The big problem for Christie, on the other hand, is that the scandals driving his brutal media coverage—most famously Bridge-gate, but also his alleged attempt to withhold Sandy relief funds from the city of Hoboken unless the mayor backed a project for a powerful developer, to say nothing of a series of older scandals, like ostentatiously abusing his expense account as a U.S. attorney, funneling fat federal contracts to key backers, etc.—all cut in the wrong direction ideologically. They sound like a Tea Partier’s nightmare of big government. As much as conservatives might have a soft spot for victims of the liberal media, once the dust clears, it’s hard to imagine them feeling very sympathetic to a candidate who’s been attacked for a litany of sins that aren’t just morally suspect in their eyes, but ideologically damning. As it happens, Giuliani’s own media-bashing officially jumped the shark when he deployed it during a scandal that was similarly off-message ideologically—a Politico report that he’d billed New York City taxpayers for tens of thousands of dollars of security expenses that he ran up while visiting his mistress.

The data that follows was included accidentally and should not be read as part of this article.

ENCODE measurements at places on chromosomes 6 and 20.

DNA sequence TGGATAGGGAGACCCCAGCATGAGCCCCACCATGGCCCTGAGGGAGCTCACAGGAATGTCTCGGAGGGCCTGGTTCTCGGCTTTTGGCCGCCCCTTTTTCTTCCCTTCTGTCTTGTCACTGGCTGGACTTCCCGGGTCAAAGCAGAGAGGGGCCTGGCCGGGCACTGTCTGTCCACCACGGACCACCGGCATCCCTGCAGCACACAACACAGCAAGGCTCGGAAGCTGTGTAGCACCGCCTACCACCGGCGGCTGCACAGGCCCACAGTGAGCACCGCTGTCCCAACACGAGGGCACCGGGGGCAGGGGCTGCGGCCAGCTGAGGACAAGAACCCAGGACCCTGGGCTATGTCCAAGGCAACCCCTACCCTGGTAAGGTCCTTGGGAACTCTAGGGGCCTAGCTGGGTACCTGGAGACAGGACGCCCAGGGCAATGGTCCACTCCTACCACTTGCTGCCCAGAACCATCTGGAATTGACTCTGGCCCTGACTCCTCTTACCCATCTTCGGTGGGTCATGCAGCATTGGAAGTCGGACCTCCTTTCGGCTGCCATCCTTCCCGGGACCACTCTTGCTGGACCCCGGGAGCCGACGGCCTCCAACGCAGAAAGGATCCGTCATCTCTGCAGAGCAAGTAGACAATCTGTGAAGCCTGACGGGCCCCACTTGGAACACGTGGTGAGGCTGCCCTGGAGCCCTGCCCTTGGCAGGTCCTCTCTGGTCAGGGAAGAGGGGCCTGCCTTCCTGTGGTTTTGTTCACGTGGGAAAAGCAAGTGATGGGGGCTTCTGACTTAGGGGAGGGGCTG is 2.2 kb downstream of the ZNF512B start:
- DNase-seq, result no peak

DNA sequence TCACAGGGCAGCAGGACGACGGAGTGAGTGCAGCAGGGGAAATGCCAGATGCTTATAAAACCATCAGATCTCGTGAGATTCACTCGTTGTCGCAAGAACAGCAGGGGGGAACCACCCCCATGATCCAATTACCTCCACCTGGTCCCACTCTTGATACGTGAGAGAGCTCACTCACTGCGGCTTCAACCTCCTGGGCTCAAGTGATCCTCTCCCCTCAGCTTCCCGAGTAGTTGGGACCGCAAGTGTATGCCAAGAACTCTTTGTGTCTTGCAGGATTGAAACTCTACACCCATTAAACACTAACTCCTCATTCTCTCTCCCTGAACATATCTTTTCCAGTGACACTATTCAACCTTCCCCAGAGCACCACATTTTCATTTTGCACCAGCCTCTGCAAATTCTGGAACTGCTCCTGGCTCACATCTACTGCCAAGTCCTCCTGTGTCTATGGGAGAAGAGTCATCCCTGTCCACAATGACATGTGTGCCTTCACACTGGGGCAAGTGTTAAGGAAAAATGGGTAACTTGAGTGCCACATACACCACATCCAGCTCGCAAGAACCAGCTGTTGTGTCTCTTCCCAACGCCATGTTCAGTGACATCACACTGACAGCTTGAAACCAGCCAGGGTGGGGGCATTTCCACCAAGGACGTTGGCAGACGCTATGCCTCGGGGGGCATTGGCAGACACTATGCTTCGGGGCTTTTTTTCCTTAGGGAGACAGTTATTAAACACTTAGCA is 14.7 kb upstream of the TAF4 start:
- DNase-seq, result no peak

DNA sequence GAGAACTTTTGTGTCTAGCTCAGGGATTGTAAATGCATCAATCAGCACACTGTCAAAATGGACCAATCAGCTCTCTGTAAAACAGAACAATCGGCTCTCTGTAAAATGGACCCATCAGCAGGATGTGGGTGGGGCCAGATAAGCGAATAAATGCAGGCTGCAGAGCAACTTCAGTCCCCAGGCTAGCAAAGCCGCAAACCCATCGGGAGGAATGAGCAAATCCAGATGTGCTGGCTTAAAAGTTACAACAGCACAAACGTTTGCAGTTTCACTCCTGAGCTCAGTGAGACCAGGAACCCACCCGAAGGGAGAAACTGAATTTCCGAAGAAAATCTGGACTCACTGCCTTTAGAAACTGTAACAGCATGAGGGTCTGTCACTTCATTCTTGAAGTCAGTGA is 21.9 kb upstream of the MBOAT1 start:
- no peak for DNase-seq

Let’s not kid ourselves: Christie’s 2016 chances are plummeting regardless of what he does, so in some sense this discussion is academic. But if he’s going to have any prayer at all in the GOP primaries, I’d guess there’s a bigger percentage for him in continuing to engage the media, however painful this is, rather than attacking it.